Kitsap Transit tweaks proposed service reductions

The crowd was small but full of questions Tuesday afternoon as Kitsap Transit hosted a community meeting at Givens Community Center to present proposed changes to its routes and fares for next year.

“There is no way we can sustain our operations with the level of funding we are collecting,” said John Clauson, the agency’s service development director, explaining that since the passage of I-695 in 1999, the agency has depended almost solely on sales tax revenue, which grew by about 5 percent the last several years.

“December of last year was the first time we noticed a fairly significant drop in sales tax revenue,” Clauson said, pointing out that sales tax revenue for 2008 through Oct. 31 was down 5.4 percent. “And it’s anybody’s guess what the future holds.”

Because of the decrease, Clauson said the agency was facing a deficit of $3.5 to $4 million if it did not make any changes to its operations. Proposed changes include cuts to staff, hours and routes, the most dramatic of which is eliminating service on Sundays, which would included bus routes, ACCESS service and the foot ferry between Port Orchard and Bremerton.

“Shutting down the operations entirely produces the most dramatic savings per hour,” Clauson said. “And Sunday, with about 4,600 rides, is clearly the least used.”

He said the agency determined that there are “four main reasons people ride the bus on Sundays,” with the first being getting to church, followed by work, shopping and visiting.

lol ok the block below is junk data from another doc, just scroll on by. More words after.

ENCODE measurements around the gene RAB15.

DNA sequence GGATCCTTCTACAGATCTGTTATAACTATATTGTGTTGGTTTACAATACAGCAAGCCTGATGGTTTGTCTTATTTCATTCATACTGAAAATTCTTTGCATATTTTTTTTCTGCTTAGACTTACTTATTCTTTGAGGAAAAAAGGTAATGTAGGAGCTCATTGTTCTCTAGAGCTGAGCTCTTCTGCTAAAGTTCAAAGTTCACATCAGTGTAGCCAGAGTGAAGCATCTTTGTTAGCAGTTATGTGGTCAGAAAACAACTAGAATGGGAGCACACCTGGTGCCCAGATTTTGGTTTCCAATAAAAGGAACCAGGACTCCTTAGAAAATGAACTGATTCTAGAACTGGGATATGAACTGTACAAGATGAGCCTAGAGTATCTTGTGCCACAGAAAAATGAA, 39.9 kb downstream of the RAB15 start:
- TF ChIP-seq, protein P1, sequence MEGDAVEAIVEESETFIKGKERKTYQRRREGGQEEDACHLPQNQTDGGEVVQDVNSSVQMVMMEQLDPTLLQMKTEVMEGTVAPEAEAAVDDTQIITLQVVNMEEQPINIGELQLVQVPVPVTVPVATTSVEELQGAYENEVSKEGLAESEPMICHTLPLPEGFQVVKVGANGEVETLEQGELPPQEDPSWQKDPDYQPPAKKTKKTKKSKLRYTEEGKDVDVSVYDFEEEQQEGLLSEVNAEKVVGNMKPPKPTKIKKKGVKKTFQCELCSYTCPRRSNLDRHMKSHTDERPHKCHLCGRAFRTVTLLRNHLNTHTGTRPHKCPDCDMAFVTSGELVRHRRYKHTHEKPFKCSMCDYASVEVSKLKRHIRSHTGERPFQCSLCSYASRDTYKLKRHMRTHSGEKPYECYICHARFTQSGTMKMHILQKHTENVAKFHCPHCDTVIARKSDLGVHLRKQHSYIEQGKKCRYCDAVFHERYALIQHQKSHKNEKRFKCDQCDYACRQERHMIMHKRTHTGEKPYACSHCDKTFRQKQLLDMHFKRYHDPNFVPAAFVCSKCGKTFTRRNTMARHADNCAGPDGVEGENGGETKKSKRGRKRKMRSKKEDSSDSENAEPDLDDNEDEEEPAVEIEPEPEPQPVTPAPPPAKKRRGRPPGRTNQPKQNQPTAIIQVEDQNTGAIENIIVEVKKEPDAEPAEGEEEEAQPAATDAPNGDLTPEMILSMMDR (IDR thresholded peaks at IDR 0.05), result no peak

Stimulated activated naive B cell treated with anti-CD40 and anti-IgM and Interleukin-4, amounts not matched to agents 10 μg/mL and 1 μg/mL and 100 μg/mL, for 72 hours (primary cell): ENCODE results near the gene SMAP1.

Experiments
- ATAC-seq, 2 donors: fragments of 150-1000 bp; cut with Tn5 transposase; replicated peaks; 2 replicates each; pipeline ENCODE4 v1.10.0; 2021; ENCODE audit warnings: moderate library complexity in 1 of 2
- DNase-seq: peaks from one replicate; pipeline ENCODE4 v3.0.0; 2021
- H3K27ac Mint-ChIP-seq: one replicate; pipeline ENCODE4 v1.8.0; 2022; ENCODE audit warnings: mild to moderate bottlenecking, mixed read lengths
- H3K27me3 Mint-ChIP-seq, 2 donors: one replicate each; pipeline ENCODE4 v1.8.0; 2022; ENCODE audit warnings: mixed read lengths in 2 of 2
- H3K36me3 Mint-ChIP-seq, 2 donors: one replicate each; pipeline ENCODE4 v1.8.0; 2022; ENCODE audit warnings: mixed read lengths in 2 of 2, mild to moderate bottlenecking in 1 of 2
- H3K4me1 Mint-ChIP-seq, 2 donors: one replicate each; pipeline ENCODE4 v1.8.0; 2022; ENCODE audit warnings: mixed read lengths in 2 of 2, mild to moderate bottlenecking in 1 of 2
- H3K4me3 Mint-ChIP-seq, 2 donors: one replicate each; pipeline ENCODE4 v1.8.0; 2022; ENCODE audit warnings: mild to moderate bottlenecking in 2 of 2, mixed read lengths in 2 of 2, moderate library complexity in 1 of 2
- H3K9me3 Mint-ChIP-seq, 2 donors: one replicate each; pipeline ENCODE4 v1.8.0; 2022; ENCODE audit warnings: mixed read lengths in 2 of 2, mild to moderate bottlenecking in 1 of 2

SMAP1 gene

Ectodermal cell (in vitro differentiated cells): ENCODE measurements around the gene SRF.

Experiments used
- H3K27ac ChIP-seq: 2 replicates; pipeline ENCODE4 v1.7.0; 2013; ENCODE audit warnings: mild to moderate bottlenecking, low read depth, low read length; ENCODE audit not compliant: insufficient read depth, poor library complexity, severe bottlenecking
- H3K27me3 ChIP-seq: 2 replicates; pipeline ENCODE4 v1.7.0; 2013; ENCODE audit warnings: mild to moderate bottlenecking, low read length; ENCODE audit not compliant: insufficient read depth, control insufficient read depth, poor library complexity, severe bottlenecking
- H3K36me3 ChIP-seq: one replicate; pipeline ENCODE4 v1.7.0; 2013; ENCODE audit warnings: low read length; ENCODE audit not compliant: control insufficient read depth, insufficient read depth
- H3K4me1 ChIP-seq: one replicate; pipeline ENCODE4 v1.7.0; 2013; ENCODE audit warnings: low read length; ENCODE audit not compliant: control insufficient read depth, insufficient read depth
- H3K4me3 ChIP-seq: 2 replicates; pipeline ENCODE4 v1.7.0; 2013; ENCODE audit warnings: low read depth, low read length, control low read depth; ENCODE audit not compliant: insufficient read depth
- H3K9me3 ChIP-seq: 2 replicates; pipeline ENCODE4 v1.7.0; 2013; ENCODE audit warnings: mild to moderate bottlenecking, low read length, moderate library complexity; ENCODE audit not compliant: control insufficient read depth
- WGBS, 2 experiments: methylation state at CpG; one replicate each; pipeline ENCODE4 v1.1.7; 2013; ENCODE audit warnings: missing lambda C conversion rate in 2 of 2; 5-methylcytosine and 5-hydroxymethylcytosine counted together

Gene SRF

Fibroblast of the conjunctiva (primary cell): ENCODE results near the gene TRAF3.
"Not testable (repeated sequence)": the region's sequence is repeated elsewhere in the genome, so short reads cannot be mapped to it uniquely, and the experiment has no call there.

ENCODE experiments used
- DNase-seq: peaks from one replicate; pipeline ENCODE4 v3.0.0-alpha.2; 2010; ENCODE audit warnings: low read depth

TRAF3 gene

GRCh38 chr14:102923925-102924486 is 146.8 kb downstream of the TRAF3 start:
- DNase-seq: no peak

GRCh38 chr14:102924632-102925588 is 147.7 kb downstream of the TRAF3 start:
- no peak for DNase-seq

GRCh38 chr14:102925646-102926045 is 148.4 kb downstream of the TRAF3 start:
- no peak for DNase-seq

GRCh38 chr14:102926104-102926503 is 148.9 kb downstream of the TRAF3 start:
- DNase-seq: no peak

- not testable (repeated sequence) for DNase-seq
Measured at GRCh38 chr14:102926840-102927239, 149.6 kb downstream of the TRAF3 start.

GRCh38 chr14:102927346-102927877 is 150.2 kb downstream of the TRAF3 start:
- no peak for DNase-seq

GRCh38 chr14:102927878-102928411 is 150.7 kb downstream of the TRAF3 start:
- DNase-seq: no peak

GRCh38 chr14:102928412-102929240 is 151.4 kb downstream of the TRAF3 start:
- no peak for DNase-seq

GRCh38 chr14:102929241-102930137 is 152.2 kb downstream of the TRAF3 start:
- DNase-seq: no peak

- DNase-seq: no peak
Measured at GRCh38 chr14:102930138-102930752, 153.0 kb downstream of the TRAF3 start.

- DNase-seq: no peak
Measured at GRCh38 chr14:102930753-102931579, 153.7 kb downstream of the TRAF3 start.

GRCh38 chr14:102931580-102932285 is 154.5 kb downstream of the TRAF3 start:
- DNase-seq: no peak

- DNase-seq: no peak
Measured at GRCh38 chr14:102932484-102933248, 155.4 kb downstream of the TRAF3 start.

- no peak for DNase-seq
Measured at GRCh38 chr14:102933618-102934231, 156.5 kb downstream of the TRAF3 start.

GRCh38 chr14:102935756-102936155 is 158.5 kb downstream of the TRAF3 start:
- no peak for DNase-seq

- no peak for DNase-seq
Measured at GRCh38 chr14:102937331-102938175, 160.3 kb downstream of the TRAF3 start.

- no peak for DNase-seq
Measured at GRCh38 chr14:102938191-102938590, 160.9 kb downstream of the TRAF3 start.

At least one member of the audience said she used the bus to do her grocery shopping on the weekends, and was concerned about Saturdays being cut as well.

“That is a rumor — we are not planning on cutting both Saturday and Sunday,” Clauson said.

A man in a wheelchair said he did not know how he would get to church on Sundays without the agency’s buses, particularly ACCESS service, which can accommodate his walker and wheelchair.

Clauson responded by saying that the agency predicted some surplus vanpool vehicles might be available for churches to buy next year.

“With the rate increases, we are anticipating as many as 25 percent of the vanpools may drop off and those vehicles turned back in,” he said, explaining that the vanpool rates, which are based on size and miles traveled, have proposed increases from 28 percent to as much as 51 percent.

As to cutting service on holidays, Clauson said due to community response at previous meetings, the agency amended its plan to preserve service on holidays that many employees still work, such as Martin Luther King Jr Day.

Another change that Clauson said evolved from the meetings was to the proposed fair hikes. Instead of raising the base fare to $1.75, leaving the reduced fare at 75 cents, and increasing the monthly pass cost from $36.50 to $63, Clauson said the alternative offered to customers is now rounding the base fare to $2 and the reduced fare to $1, with a monthly pass for standard riders raised to $50, and for reduced-fare riders to $25.

The Kitsap Transit Board of Directors meets next on Dec. 16 at 9:45 a.m. at the Norm Dicks Government Center in downtown Bremerton, and is expected to vote on the budget at that time.

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